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Hot Topic Highlight – Zoning and ITZA

Updated: Oct 30, 2023

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What is this week's blog about?

In this week’s blog, we take a look at zoning – a method of valuation analysis for retail property. This is essential reading for all RICS APC and AssocRICS candidates with Valuation as a technical competency.

What is zoning NOT?

First things first! Zoning is NOT a method of measurement. This is a very common mistake that candidates make, so make sure you do not mention it in the Measurement of Land & Property competency.

So, what is zoning?

Zoning is a method of valuation analysis. It allows a consistent unit of comparison to be calculated. This can then be used in comparable analysis when assessing rental value.

A key term used in this blog will be ITZA, referring to ‘Area in Terms of Zone A’. This is the unit of comparison that will be referred to in surveyors’ valuation reports.

What is zoning used for?

Zoning is traditionally used for valuing retail property, specifically high street units where the retail frontage is particularly valuable. This is different to industrial and office properties, which are valued on a simple rate psm (or psf) basis.

What is zoning not used for?

Zoning is not typically used for larger retail units, e.g. department stores, or for supermarkets, convenience stores or retail warehouses. This is because the large size would skew the zoned analysis (i.e. resulting in an unjustifiably high overall rent), even with an evidence-based quantum allowance applied (more about this later on).

What are the basic principles of zoning?

Zoning is based on the principle that the retail frontage is worth more than the ancillary areas. This is applied through the principle of ‘halving back’, meaning that each subsequent zone is worth half of the zone before.

We use the term ‘relativity’, to explain the relationship of each subsequent zone to the first zone, otherwise known as Zone A. This could be expressed as A/1, A/2, A/4 and so on.

For example:

Zone A = A/1

Zone B = A/2, i.e. Zone B is half of Zone A

Zone C = A/4, i.e. Zone C is a quarter of Zone A (or half of Zone B)

Zone D (or remainder) = A/8, i.e. Zone D is 1/8 of Zone A (or half of Zone C)

You may find that some surveyors report Zone D and then remainder, others will report Zone C and then remainder (i.e. no Zone D). This is generally related to how the evidence is analysed; i.e. if the comparable evidence analyses use Zone C and then remainder, then this is how the subject property should be analysed on a zoned basis.

For ancillary areas such as first floors or basements, the relativity applied should be directly related to how the evidence is devalued. Sometimes surveyors will include these areas within the ITZA unit, others may apply a rental rate psm (or psf) to them. For example, a first floor could be valued at A/10, A/16 or A/20, or a flat rate of £1.50 psf could be applied. This will be based on the evidence and there are no set rules for the treatment of ancillary areas.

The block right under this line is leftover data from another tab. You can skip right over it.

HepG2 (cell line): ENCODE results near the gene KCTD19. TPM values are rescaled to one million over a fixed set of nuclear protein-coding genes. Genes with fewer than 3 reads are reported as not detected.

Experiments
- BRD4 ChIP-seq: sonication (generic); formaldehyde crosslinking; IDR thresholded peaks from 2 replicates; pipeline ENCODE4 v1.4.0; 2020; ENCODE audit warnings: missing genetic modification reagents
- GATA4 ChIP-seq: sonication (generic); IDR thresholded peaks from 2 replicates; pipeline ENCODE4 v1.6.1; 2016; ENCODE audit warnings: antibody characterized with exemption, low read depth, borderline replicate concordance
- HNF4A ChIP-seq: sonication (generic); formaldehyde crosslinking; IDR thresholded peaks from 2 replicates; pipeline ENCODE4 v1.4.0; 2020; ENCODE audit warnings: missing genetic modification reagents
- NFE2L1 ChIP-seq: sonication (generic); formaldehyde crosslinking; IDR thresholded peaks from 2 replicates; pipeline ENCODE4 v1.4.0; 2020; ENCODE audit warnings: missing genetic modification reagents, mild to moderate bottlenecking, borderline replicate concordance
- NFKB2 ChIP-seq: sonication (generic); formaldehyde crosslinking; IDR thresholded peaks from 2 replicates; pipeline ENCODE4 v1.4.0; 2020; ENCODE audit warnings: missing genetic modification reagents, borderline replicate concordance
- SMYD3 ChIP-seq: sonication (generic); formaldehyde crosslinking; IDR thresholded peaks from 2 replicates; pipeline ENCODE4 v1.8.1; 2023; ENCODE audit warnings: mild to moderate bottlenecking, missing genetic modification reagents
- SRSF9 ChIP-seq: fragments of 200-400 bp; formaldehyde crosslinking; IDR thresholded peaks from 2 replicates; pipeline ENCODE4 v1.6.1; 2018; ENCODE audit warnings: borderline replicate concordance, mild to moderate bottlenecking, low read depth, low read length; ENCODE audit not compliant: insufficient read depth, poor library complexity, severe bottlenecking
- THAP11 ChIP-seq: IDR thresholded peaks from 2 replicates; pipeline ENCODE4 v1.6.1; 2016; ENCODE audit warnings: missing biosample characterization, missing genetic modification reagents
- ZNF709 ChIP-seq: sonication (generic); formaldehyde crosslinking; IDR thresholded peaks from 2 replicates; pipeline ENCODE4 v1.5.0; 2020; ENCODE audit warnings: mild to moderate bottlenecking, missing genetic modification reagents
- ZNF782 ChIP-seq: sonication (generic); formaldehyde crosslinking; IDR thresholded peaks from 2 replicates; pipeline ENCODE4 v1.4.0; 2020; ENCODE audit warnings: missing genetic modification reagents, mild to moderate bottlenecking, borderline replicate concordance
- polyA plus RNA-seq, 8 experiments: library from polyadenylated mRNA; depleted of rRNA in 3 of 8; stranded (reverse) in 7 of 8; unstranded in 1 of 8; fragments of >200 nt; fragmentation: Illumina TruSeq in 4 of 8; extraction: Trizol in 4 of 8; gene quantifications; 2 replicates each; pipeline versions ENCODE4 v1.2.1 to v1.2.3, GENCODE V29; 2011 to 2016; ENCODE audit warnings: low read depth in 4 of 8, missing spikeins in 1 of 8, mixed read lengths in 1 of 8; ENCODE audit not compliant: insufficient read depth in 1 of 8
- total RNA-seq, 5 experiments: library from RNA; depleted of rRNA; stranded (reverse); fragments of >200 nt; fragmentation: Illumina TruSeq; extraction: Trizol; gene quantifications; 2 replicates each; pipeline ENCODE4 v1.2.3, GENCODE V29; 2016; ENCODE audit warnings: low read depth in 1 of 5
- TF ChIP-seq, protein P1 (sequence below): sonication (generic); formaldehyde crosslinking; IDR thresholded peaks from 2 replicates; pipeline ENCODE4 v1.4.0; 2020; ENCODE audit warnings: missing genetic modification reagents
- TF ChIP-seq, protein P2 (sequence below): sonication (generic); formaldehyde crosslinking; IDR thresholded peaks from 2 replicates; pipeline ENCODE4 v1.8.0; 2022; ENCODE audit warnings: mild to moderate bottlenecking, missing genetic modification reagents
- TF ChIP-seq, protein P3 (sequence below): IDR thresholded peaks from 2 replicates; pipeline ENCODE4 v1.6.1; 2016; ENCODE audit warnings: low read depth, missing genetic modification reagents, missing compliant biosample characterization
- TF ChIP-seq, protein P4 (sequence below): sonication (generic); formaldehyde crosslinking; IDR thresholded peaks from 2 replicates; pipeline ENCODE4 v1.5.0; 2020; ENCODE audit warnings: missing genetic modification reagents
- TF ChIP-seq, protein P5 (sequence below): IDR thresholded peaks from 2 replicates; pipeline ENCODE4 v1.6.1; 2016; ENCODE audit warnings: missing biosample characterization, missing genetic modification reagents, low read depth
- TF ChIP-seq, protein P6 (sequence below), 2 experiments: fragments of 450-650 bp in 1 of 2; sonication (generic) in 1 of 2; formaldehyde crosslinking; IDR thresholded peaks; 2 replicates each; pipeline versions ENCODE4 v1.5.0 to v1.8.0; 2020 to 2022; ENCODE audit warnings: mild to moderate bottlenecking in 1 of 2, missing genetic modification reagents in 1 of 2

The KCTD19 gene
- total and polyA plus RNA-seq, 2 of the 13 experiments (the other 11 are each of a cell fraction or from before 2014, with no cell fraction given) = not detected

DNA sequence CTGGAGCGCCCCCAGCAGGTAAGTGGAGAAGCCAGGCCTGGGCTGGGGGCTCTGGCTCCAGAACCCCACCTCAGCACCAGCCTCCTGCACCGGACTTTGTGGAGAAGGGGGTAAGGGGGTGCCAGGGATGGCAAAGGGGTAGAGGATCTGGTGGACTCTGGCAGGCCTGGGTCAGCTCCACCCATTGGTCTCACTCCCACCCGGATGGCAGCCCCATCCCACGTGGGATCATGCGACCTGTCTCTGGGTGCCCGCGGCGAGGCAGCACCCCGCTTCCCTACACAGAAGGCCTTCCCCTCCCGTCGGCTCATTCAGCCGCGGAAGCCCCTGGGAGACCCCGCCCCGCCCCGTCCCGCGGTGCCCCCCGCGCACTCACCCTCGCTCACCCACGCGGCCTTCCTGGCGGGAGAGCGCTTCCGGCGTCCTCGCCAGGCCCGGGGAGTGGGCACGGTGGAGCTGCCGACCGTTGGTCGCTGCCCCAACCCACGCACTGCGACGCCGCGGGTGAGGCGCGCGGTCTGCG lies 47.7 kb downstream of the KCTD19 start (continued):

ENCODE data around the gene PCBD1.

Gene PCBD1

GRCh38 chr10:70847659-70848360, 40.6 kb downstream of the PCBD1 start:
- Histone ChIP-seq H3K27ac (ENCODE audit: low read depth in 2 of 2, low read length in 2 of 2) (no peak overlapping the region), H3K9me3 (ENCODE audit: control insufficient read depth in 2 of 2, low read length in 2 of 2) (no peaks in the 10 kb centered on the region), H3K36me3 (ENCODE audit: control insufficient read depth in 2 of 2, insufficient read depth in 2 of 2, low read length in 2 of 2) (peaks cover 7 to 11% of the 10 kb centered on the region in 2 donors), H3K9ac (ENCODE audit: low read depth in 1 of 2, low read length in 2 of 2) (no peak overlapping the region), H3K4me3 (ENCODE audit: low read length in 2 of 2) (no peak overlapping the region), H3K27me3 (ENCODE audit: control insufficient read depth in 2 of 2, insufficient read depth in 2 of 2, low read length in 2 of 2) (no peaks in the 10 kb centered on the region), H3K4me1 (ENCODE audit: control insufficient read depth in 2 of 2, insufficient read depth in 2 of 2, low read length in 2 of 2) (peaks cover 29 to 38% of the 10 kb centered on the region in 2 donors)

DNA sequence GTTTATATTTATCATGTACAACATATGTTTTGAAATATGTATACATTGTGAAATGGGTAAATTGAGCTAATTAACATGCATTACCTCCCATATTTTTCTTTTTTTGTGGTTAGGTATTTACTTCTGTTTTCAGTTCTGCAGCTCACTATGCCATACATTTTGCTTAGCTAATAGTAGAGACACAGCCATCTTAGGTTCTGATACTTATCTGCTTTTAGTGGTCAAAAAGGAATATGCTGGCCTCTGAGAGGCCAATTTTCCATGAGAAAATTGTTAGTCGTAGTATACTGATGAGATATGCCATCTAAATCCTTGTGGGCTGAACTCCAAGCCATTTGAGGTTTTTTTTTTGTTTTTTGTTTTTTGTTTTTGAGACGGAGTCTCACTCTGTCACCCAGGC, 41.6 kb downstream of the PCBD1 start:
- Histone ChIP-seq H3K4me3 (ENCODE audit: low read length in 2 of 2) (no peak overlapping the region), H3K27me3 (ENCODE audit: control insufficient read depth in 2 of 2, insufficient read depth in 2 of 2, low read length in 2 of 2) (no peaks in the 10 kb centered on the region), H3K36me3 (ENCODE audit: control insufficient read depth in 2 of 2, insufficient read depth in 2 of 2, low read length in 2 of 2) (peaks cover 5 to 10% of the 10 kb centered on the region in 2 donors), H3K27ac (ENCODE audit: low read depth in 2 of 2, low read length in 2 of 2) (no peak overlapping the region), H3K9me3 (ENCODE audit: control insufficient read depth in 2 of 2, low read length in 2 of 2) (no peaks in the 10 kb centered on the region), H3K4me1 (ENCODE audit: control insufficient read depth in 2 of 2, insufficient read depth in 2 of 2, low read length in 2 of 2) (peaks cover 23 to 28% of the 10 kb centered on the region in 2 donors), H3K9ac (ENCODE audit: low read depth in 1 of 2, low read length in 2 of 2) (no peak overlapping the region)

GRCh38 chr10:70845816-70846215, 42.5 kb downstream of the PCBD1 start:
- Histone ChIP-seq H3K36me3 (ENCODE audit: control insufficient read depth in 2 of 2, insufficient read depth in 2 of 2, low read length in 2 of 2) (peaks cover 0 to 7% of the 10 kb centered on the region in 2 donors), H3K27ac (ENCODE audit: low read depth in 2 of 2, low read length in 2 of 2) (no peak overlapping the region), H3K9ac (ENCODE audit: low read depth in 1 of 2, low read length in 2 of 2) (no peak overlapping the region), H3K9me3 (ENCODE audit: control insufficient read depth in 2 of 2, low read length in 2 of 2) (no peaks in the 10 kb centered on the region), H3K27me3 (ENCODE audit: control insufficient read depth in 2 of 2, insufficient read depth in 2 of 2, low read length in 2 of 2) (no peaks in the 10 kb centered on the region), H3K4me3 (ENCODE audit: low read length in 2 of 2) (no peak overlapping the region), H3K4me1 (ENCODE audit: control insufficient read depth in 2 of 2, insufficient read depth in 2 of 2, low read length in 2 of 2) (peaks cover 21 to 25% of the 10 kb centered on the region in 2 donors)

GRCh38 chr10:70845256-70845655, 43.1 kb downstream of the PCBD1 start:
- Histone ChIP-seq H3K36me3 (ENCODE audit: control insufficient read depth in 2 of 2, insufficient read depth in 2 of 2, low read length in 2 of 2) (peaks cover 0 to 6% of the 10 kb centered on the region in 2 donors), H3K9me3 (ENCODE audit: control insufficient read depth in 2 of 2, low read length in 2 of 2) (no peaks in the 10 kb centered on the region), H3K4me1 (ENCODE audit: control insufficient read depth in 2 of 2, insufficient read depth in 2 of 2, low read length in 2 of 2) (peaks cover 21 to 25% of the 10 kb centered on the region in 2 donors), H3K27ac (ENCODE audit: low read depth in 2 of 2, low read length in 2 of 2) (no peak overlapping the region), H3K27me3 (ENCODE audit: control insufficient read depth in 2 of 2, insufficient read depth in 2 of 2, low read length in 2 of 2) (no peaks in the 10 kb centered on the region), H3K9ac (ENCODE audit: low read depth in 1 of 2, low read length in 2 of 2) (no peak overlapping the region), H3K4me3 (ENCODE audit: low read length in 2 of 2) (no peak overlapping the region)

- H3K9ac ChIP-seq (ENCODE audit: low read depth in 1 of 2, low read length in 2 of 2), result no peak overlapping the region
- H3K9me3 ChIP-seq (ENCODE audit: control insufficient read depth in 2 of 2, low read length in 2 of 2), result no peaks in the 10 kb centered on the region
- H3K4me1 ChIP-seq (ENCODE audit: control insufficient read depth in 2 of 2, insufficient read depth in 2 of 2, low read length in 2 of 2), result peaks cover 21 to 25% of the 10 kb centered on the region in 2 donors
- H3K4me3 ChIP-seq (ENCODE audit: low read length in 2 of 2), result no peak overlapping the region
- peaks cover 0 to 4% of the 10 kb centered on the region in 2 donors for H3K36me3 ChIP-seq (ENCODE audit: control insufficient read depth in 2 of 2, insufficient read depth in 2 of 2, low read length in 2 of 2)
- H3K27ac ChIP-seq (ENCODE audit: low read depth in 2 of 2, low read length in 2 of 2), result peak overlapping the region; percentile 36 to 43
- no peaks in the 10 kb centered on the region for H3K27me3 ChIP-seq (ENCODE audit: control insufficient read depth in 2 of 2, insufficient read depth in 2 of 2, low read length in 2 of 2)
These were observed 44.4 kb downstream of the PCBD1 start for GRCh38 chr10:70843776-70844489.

How is zoning applied?

When a surveyor measures the Net Internal Area of a retail unit, they should take sufficient dimensions to undertake a zoned analysis.

The ‘standard’ depth of zone is 6.1m (i.e. 20 feet), but longer 9.14m (i.e. 30 feet) zones are used in some locations, e.g. prime Oxford Street in London.

When the surveyor has calculated the area in each zone, i.e. A, B, C and so on, they will need to apply relativities, as detailed above.

The relative area in each zone, e.g. Zone B / 2 or Zone C / 4, should then be added together to calculate the total ITZA.

An example is set out below:

This can then be used to devalue an annual rent, as in the below example:

The comparable evidence can then be analysed on the same basis to provide supporting evidence, i.e. ITZA rental rates, to justify the surveyor’s opinion of the market rent.

As always, valuation is a mixture of science and art; it is up to the surveyor to analyse the evidence, apply this to the subject property and then stand back and look. The comparables need full investigation into the terms of the deal and any influencing factors, e.g. tenant unrepresented or very limited nearby supply, to be able to value the subject diligently.

In some locations, for very small units (i.e. all or almost all Zone A space), a cross check using a global rent (i.e. £10,000 p.a.) may be appropriate.

What are allowances?

There are a number of allowances, i.e. deductions or additions, that may be required to reflect the specific physical characteristics of the subject property. These should be derived from similar comparables and market experience.

Typical examples include return frontages, double frontages, narrow frontages, large units (known as quantum), masking (i.e. columns interrupt the retail space) and hard frontages (i.e. lack of windows or glazed frontage, typically found in bank properties).

There are again no set allowances and surveyors should look to the evidence for appropriate percentages to apply.

How can we help?

Stay tuned for our next blog post to help build a better you.

N.b. Nothing in this article constitutes legal, professional or financial advice.


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